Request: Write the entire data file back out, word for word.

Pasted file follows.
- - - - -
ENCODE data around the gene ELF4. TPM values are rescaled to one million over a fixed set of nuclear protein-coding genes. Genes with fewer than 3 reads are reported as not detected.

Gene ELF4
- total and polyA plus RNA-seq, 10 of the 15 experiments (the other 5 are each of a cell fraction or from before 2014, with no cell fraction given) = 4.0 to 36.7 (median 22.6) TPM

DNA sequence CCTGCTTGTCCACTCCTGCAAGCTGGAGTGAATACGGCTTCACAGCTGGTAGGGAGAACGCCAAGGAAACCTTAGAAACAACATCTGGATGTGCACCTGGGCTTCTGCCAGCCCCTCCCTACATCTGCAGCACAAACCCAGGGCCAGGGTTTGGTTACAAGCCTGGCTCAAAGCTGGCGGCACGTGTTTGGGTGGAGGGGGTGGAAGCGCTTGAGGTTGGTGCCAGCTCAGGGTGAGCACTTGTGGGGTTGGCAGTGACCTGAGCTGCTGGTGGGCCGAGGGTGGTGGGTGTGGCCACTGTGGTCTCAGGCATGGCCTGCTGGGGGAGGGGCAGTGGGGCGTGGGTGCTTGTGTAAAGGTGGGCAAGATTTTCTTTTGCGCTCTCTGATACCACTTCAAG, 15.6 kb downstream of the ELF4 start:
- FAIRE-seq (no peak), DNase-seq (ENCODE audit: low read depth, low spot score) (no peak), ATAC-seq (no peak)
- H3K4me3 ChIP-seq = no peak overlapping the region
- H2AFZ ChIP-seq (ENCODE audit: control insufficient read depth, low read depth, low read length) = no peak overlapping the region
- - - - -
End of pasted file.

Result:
ENCODE data around the gene ELF4. TPM values are rescaled to one million over a fixed set of nuclear protein-coding genes. Genes with fewer than 3 reads are reported as not detected.

Gene ELF4
- total and polyA plus RNA-seq, 10 of the 15 experiments (the other 5 are each of a cell fraction or from before 2014, with no cell fraction given) = 4.0 to 36.7 (median 22.6) TPM

DNA sequence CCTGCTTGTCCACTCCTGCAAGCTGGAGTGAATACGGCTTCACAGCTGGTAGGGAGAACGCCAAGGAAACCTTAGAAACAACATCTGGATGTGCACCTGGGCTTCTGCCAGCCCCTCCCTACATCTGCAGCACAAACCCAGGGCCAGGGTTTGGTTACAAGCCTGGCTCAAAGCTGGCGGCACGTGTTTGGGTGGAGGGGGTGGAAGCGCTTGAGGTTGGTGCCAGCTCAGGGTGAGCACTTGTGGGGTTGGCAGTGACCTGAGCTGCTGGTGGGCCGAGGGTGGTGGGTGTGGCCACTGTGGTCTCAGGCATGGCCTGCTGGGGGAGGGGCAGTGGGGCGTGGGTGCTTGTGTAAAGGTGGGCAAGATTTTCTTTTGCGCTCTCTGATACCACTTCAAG, 15.6 kb downstream of the ELF4 start:
- FAIRE-seq (no peak), DNase-seq (ENCODE audit: low read depth, low spot score) (no peak), ATAC-seq (no peak)
- H3K4me3 ChIP-seq = no peak overlapping the region
- H2AFZ ChIP-seq (ENCODE audit: control insufficient read depth, low read depth, low read length) = no peak overlapping the region